A Critical Race Theory Case Study of the Effect of Gerrymandering on Political Representation in El Paso County Colorado, U.S.A.

Proceedings of The 3rd World Conference on Research in Social Sciences

Year: 2021

DOI:

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A Critical Race Theory Case Study of the Effect of Gerrymandering on Political Representation in El Paso County Colorado, U.S.A.

Royla L. Rice

 

ABSTRACT: 

In 2020, Black Lives Matter protests following the murder of George Floyd in Minneapolis captivated the United States and the world at large, with people of color demanding an end to police brutality and racial inequality. Dr. Martin Luther King, Jr. recognized the right to vote as foundational to equality in a democracy. Racial inequality is exposed by purportedly partisan gerrymandering efforts that amount to Black voter dilution. Gerrymandering creates a winner-take-all game in which the majority rules, but the process is rooted in housing segregation policies initiated in the 1930s that concentrated Black Americans into specific neighborhoods and expressly excluded from certain neighborhoods indicated by redlining on city planning maps. This case study utilizes tenets of Critical Race Theory to interrogate the effect of racism on political representation in a gerrymandered congressional district in Colorado.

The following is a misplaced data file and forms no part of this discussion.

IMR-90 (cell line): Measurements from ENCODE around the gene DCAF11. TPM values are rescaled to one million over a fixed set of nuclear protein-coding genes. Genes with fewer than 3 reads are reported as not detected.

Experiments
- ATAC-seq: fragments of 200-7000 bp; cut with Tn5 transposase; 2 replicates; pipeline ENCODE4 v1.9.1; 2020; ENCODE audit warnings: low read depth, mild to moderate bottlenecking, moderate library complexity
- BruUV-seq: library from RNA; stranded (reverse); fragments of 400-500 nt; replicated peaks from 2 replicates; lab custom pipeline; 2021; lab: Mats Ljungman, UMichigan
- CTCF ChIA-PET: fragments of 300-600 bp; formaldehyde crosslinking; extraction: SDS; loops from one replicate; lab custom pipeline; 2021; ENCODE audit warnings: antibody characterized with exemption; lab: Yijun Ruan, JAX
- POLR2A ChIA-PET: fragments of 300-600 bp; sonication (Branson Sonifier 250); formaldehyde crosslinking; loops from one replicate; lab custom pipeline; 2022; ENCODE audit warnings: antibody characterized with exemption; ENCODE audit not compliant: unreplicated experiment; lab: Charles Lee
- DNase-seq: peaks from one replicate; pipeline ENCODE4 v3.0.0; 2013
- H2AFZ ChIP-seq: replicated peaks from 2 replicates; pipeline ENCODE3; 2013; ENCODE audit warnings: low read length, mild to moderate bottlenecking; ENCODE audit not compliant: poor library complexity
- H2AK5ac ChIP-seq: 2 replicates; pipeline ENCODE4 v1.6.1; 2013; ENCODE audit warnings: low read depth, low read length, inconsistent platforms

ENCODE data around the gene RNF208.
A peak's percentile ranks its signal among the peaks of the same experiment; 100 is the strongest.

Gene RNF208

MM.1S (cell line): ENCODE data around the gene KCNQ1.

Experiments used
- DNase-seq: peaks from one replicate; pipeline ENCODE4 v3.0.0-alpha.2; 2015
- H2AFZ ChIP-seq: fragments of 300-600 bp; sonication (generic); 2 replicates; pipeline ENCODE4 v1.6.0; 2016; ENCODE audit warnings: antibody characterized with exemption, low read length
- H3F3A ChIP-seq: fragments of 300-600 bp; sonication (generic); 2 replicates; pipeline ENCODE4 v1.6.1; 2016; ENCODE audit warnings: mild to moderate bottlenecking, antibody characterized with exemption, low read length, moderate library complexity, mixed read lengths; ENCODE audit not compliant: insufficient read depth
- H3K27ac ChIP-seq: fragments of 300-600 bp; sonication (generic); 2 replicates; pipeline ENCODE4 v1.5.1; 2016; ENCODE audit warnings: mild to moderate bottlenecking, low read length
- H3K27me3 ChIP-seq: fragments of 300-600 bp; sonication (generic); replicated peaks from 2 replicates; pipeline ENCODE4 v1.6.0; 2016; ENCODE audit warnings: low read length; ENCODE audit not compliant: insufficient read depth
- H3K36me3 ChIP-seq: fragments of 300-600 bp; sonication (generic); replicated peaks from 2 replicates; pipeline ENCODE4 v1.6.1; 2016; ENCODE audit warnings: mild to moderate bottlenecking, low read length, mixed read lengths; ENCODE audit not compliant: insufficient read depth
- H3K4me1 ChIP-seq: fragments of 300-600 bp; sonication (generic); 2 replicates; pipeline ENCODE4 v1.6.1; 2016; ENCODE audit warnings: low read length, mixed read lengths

keywords: Black voter dilution; proportionality; residential segregation; voting rights; winner-take-all.